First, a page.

The Church of the Holy Comforter was located at Richmond Ave in Eltingville, where the YMCA is now. It was commissioned by farmers in the area in 1865 and was designed by Richard Michell Upjohn, son of the noted Carpenter Gothic architect, Richard Upjohn. In 1873 the building was divided and moved to its present location where it was expanded and enlarged with transepts and a tower.
In 1951 Holy Comforter absorbed the congregation of nearby St. Anne’s Episcopal Church (founded in 1929) in Great Kills, and in a spirit of fairness to the parishioners of both congregations, the church was renamed “St. Alban’s” – after the first British Christian martyr [he was a soldier in the Roman army in the early 3rd century; he was stationed at Verulamium, a city about 20 miles northeast of London, now called St. Alban’s. He gave shelter to a fugitive Christian priest and was converted and baptized by him. When soldiers came to search the house Alban disguised himself as the priest and was arrested, enabling the priest to escape. Alban was brought before the town magistrates where he refused to denounce his new faith, saying ‘I worship and adore the true and living God’. He was condemned to death and beheaded on the hillside where the Cathedral of St. Alban’s now stands.]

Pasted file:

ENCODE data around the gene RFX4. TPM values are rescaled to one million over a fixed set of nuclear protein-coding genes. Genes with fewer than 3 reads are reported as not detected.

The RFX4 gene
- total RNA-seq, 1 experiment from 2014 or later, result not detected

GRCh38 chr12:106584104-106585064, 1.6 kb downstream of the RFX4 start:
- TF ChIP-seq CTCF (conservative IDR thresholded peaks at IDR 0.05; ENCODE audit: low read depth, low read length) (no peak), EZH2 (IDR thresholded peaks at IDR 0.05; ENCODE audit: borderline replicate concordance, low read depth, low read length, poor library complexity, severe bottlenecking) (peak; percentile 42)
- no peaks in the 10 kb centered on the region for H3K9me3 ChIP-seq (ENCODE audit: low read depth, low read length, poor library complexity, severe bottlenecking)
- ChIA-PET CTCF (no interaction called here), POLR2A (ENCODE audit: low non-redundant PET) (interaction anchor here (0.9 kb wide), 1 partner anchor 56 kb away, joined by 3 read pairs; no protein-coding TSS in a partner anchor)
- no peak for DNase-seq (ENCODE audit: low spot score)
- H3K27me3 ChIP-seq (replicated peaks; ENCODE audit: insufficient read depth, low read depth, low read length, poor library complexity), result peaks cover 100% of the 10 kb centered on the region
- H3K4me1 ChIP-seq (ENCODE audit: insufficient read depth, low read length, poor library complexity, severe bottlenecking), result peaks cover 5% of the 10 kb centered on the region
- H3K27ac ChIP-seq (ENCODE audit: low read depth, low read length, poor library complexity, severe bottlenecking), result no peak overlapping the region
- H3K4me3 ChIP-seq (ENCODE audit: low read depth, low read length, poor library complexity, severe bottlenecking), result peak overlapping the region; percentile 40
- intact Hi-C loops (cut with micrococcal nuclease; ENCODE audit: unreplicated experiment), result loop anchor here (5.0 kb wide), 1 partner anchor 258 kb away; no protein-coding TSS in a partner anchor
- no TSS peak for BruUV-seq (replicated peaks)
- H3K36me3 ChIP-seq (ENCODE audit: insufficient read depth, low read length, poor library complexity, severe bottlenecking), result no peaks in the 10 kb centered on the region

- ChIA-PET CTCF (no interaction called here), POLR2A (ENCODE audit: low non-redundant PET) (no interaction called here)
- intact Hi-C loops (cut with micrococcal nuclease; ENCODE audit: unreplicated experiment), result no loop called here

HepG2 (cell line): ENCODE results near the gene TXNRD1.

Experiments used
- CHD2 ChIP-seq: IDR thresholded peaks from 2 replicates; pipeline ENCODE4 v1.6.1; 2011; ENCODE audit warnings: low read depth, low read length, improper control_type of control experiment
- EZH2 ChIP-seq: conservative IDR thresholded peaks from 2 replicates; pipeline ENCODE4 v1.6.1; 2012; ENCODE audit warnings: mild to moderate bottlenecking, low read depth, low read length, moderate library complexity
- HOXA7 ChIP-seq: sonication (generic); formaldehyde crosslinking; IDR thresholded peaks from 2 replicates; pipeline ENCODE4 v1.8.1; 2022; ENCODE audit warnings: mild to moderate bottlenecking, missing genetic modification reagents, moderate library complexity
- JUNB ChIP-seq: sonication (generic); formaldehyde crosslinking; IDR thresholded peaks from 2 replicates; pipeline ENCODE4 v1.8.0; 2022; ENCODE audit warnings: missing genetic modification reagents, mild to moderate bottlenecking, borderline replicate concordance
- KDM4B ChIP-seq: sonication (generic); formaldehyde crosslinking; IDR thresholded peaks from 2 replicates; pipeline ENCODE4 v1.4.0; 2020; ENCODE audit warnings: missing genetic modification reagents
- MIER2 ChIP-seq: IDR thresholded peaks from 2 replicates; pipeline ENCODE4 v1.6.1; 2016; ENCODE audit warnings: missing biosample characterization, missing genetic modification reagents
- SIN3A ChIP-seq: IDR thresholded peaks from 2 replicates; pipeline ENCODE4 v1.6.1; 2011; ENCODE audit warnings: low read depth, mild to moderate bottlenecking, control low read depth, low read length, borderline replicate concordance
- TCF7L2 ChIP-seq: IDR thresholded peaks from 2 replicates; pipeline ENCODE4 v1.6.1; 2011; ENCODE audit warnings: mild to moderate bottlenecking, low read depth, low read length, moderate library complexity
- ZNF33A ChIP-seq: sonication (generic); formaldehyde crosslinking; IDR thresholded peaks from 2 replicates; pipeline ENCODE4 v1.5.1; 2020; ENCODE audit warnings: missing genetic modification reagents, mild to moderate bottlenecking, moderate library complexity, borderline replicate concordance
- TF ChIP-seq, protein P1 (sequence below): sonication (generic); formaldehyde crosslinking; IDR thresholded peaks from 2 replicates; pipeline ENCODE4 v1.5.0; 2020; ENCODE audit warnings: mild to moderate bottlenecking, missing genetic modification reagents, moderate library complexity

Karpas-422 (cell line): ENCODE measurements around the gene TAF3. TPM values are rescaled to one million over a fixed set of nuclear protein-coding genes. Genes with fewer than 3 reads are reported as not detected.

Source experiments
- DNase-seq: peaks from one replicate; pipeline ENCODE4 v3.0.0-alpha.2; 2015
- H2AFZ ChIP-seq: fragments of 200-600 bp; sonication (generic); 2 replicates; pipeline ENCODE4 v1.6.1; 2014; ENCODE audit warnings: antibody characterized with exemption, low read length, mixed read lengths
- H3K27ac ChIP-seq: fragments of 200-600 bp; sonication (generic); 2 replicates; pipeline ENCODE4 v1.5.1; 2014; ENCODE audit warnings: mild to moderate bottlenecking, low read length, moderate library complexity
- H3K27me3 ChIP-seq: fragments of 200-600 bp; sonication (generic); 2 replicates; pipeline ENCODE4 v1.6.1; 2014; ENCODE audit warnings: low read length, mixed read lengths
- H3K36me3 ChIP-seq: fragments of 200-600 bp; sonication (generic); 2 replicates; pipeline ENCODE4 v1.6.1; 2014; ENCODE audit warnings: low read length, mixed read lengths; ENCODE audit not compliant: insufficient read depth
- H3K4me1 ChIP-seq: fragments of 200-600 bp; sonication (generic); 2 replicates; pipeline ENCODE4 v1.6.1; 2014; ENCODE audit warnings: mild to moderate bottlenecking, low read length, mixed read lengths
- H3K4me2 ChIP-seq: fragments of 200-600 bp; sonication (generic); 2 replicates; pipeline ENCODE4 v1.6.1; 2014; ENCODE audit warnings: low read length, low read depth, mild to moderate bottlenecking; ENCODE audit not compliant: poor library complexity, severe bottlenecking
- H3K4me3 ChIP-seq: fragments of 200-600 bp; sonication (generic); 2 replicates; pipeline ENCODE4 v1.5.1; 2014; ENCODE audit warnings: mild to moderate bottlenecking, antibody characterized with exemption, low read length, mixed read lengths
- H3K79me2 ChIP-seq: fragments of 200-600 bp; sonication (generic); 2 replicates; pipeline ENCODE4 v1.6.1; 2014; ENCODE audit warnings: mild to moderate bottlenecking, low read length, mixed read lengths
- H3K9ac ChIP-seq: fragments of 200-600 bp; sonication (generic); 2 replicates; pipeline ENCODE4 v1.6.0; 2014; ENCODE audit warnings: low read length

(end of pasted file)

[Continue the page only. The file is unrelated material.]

St. Alban’s is a New York State Landmark, a New York City Landmark and is on the National Register of Historic Places. The interior of the church was renovated in the 1980’s to meet new liturgical practices which use a freestanding altar. At that time the exterior was painted in authentic Victorian colors, which did away with the all-white palette.
The street where St. Alban’s is now was at one time part of the original Amboy Road. Once the road was straightened at Armstrong Ave towards Richmond Ave, the original “curves” became Old Amboy Road (and there’s still a piece of it near Armstrong Ave. on the west side near the BP gas station and the car wash); the section with the church was renamed St. Albans Place.